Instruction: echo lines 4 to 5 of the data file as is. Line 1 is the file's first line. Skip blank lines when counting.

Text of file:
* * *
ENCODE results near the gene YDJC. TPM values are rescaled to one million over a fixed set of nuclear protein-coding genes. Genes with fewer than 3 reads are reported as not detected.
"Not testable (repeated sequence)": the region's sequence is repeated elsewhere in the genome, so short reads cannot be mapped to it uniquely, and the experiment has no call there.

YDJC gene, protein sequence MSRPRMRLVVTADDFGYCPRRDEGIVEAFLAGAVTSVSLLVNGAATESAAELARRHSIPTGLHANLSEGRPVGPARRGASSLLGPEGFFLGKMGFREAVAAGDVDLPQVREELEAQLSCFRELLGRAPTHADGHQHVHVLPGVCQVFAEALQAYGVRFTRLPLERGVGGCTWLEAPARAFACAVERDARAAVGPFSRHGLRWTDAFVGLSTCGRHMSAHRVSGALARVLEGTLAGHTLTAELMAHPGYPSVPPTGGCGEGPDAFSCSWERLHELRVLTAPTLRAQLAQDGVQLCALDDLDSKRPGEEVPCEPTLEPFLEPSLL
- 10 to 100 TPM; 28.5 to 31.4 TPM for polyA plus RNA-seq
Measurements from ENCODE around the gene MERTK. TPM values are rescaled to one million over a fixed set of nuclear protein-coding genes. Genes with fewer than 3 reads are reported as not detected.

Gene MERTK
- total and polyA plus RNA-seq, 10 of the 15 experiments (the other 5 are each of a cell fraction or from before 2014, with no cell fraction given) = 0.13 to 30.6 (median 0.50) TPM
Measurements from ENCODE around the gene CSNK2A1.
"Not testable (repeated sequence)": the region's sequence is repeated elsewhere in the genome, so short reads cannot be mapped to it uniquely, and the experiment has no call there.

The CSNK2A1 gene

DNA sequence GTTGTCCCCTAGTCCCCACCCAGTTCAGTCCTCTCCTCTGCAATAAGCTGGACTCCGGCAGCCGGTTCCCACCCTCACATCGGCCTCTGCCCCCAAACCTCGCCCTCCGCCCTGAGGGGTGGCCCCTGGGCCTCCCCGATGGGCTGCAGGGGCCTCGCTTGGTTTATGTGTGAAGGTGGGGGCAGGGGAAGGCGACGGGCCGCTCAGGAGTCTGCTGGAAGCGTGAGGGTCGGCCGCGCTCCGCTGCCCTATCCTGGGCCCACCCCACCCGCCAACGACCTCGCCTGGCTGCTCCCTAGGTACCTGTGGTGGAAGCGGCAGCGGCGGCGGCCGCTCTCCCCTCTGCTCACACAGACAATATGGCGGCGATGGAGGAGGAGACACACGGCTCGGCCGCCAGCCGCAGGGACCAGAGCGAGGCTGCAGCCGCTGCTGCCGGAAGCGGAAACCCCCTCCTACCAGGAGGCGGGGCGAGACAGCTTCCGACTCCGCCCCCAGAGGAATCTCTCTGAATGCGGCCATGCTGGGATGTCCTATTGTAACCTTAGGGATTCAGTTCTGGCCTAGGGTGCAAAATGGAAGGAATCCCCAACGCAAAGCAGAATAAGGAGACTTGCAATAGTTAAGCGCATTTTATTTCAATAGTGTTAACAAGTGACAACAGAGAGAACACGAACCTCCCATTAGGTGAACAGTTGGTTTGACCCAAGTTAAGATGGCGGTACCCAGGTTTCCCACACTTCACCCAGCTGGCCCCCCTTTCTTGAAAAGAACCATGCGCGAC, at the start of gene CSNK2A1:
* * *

- 10 to 100 TPM; 28.5 to 31.4 TPM for polyA plus RNA-seq
Measurements from ENCODE around the gene MERTK. TPM values are rescaled to one million over a fixed set of nuclear protein-coding genes. Genes with fewer than 3 reads are reported as not detected.